My Thoughts on Re-Reading

Posted June 13, 2012 by Michael @ Knowledge Lost in Literature / 0 Comments

I’m not sure how I feel about re-reading books; as a book lover I have to face the facts that I’m never going to read all the books I want to read. So why would I waste time re-reading a book? Sometimes there are books with so many layers that you need to re-read them just to explore the plot and the themes deeper and sometimes it’s just a matter of comfort. For the past three years I’ve been re-reading Frankenstein ever year; simply because I love this book and yet there is still so much in the book to discover. This year I haven’t felt the need to re-read it, yet. So I’ve been questioning the idea of ‘to re-read or not to re-read?’

There are some books I still would like to re-read; The Shadow of the Wind by Carlos Ruiz Zafón and Slaughterhouse-Five by Kurt Vonnegut come to mind but sometimes I think there are too many books worth reading to go back to a book. I know there will always be books I will want to re-read and some I will read again but I’m not sure how I feel about the whole concept. I’ve never understood the idea of people completing a book then going back to the same book again straight away. Having said that, I often try to read in a different genre or style after a reading a book because I worry I would get bored with an author or genre if I fully entrench myself. I would love to hear other people’s thoughts on re-reading.

0 responses to “My Thoughts on Re-Reading

  1. I don’t re-read a lot because, like you said, there are just too many books that haven’t been read yet.  I do have my favorites but I’m hesitant to re-read them because many were read years ago and I want to remember them fondly and not spoil them by the possibility of disliking a second reading. People who finish a book and then immediately re-read it (sometimes multiple times) are confusing to me; I just don’t see the appeal.  But I know there are books that you can get something new from each time you read them, so I’m beginning to budge a bit on my no re-reading policy because I can admit there are pros to it.  Still, re-reading isn’t that important to me.

    • Thanks for your thoughts, I’ve only been re-reading Frankenstein cuz I adore it and still so much in it but it might be every few years rather than every year now

  2. Jillian

    “The best effect of writing…often depends on circumstances much as pictures depend on light and juxtaposition.” – George Eliot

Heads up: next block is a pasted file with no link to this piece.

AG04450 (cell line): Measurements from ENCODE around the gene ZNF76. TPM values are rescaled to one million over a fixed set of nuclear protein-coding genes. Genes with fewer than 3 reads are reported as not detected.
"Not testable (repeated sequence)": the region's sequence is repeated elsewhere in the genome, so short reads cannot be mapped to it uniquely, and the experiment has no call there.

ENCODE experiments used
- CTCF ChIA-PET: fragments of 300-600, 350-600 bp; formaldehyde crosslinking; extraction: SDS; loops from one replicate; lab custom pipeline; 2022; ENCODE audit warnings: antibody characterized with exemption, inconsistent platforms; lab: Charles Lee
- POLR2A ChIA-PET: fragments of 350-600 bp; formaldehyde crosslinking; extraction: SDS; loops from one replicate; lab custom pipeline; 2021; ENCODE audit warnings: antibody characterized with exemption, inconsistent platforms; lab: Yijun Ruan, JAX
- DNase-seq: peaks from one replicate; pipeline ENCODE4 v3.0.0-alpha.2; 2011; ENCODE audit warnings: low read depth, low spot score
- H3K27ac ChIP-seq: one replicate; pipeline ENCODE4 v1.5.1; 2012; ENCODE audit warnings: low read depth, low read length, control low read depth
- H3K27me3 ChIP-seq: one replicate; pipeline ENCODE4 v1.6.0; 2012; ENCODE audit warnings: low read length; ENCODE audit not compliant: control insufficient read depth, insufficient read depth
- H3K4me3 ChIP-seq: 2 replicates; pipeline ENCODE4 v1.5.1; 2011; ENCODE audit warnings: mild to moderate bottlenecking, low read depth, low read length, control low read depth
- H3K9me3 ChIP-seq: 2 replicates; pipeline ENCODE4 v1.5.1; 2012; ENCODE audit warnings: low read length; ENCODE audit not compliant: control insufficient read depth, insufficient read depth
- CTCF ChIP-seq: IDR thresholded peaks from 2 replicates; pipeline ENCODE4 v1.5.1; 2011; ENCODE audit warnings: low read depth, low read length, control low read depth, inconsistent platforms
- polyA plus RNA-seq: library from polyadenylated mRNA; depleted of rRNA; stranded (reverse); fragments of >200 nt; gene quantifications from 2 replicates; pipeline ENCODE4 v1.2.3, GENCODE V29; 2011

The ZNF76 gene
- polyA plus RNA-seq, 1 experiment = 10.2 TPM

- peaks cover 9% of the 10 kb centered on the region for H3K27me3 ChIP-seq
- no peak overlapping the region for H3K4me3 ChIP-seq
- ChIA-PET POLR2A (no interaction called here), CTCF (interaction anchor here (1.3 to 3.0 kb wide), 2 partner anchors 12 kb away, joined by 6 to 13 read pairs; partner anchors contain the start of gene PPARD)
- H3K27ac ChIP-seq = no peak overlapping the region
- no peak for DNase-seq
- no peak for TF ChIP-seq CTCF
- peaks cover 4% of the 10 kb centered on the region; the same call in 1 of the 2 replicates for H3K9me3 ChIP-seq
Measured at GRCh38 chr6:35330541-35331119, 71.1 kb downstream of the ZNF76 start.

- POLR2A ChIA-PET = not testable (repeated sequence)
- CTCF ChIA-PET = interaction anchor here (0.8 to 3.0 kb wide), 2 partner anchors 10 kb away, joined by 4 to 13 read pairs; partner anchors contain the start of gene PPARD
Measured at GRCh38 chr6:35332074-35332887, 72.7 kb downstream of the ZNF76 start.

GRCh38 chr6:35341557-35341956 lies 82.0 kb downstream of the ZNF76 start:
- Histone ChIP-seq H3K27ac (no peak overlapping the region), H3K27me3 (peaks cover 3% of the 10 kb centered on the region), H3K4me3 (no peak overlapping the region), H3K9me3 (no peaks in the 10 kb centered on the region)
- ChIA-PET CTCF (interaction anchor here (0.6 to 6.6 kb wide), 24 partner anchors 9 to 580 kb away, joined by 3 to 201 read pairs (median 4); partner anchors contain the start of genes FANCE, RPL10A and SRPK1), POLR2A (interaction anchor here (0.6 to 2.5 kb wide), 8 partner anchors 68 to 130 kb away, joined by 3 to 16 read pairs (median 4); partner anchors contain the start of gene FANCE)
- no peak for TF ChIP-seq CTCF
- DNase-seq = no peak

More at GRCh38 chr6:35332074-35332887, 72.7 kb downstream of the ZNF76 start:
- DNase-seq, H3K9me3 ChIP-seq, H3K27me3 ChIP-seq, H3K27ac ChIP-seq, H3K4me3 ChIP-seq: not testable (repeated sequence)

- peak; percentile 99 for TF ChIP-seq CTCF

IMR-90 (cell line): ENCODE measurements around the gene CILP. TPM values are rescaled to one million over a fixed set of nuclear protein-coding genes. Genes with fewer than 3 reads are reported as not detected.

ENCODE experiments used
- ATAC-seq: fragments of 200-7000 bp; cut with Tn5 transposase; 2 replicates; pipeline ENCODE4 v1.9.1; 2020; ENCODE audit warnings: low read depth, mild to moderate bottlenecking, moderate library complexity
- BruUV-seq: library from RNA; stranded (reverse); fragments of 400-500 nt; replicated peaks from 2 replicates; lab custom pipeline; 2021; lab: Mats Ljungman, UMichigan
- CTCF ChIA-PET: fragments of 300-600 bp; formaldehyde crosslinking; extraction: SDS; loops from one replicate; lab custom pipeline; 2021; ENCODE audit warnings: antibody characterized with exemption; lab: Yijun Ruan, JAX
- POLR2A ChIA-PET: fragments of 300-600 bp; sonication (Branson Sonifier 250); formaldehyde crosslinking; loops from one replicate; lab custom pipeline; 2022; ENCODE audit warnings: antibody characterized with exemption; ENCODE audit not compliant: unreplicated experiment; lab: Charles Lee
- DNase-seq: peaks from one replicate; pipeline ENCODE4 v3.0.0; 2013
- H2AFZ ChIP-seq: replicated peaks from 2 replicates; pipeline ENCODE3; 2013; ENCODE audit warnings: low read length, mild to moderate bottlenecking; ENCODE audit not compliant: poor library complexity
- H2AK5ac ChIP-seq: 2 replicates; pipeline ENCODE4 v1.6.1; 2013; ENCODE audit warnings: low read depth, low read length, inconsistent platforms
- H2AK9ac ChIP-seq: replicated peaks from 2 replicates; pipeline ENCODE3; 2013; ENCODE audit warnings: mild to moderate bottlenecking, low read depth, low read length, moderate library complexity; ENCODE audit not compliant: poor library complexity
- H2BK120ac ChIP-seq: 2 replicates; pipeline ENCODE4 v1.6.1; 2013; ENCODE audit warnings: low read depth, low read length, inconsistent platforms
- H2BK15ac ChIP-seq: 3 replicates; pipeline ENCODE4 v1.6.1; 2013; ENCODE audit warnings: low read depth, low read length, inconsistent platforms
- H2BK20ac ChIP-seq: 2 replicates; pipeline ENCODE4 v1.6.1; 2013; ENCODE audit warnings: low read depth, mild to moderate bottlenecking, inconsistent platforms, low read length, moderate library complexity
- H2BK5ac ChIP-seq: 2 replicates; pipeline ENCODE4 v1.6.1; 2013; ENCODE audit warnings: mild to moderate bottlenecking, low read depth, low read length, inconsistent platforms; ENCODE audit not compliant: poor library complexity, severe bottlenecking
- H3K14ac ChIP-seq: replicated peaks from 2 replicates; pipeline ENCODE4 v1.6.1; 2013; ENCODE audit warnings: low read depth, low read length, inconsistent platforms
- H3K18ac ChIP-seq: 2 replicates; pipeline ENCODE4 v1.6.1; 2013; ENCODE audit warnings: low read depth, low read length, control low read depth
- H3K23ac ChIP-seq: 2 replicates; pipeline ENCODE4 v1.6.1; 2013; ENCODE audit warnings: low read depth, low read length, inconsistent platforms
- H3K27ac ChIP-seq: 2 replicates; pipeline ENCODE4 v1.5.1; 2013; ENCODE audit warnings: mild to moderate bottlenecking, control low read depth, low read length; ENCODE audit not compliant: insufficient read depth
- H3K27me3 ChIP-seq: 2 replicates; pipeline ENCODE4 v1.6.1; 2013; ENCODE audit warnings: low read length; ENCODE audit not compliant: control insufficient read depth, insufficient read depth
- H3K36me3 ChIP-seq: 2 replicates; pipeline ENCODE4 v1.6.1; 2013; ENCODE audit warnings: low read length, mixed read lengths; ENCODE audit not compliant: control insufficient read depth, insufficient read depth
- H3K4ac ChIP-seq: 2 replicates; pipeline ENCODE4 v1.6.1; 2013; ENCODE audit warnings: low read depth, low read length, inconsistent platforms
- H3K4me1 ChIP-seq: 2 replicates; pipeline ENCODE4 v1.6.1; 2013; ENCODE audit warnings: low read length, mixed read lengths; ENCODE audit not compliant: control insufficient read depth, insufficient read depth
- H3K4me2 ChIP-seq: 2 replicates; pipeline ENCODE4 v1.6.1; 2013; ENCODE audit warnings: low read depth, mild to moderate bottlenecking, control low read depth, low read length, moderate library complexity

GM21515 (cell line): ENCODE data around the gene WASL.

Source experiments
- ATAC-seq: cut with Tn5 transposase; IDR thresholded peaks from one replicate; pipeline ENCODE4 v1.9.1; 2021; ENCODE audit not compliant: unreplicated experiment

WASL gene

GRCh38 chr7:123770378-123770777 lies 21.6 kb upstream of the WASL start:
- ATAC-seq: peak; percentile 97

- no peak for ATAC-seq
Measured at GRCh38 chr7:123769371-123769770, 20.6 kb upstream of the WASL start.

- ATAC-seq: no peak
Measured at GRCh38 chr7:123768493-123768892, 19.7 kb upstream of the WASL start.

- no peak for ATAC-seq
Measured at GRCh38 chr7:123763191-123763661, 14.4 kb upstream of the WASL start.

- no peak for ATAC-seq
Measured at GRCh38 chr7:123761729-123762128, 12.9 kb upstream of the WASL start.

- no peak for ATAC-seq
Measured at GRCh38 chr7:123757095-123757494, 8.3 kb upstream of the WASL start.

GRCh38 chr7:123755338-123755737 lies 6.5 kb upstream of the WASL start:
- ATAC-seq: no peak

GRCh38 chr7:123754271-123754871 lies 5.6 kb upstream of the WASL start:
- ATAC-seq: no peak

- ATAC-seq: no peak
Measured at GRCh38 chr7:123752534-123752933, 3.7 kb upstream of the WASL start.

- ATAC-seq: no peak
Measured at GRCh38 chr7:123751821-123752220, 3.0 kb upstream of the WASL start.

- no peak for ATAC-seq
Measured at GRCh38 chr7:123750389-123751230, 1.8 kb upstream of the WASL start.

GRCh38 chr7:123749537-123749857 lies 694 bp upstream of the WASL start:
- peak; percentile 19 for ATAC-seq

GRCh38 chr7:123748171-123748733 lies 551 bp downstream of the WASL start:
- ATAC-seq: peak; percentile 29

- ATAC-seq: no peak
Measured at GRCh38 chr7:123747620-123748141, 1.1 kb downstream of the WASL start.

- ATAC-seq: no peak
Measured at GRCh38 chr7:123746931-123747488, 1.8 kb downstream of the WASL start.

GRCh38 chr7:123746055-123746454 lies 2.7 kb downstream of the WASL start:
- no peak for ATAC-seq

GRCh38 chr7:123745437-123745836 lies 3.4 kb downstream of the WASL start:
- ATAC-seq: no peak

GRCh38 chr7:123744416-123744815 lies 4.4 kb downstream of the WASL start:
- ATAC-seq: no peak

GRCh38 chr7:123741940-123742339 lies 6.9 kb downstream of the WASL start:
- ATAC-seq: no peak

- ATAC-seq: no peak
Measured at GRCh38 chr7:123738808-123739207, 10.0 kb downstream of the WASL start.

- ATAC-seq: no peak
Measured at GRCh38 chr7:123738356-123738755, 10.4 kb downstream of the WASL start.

Your life changes literature. Deaths in the family change who you are. Births in the family change who you are. Life experience alters the way you reflect on a character or thesis within a book. The library of knowledge and experience you build in your mind as you pour through literature changes the way you see. When you have read fifty works you read differently than you did when you had never read anything. The authors draw from one another’s works, and you begin to see that.

    You might read Pride & Prejudice through Elizabeth Bennet’s eyes and get an entirely different read immediately after, through Charlotte Lucas’s eyes. You might read The Sound and the Fury at twenty and not get it, then read it at fifty and understand the nuances you couldn’t see thirty years prior.

    Re-reading is as important as reading.

  3. Ryan

    I’m a huge rereader.  There are books that I have read 5-10 time, and will probably read a few more times before I’m done.  I still read a lot of new books, and since I’ve started the blog, I don’t reread as much as I used to.  

    I guess the way I look at it is if I loved the story and the characters the first time around, why would I not want to revisit them.  Sometimes it can be as if you are visiting good friends.

  4. FBT

    The only time I’ve finished a book and started re-reading it straight away was when I first read Call Me By Your Name by André Aciman. I just fell in such love with it I wanted to go back into that world and relive all the emotions again. I feel the same way each time I finish it. The last sentence breaks my heart every time – and I just want to keep reliving that.

    Having said that, I’ve re-read a lot of books because I either want to relive the emotions, laugh at the jokes again or just because the language is so beautiful. This year I’m re-reading all of Oscar Wilde’s works because it’s been a while and I’ll never get tired of them. And I used to re-read Macbeth by Shakespeare each year, but can’t recall why I stopped… Oh yah, I was constantly quoting from it and it annoyed people, so I thought I’d give it a rest for a while.

  5. I very rarely reread – mostly because I retain a clear memory of plots and characters so it seems superfluous. The only books I have reread are a handful that I read in highschool to see what they were actually like without having to pick them apart.

  6. sally906

    I rarely reread the only exceptions are my childhood favourites – Laura Ingells Wilder’s Little House series, Enid Blyton’s Famous Five Series, Secret Garden, and The Little White horse to name a few are all stories I’ll read over and over. On the adult side anything by John Whyndham is up for a reread – especially the Day of the Triffids.

  7. Davs

    There are a few books that I re-read and plan to re-read again and again. I guess just because they are my favorites for one reason or another and I want to revisit the feeling they gave me. Jane Eyre, A Confederacy of Dunces, The Glass Castle *I listened to on audio twice in a row, Breakfast of Champions, Pride and Prejudice, The Passage, The Fountainhead, and the short story ‘Teddy’ from J.D. Salinger’s book ‘Nine Stories’ are the ones I can think of just off the top of my head.

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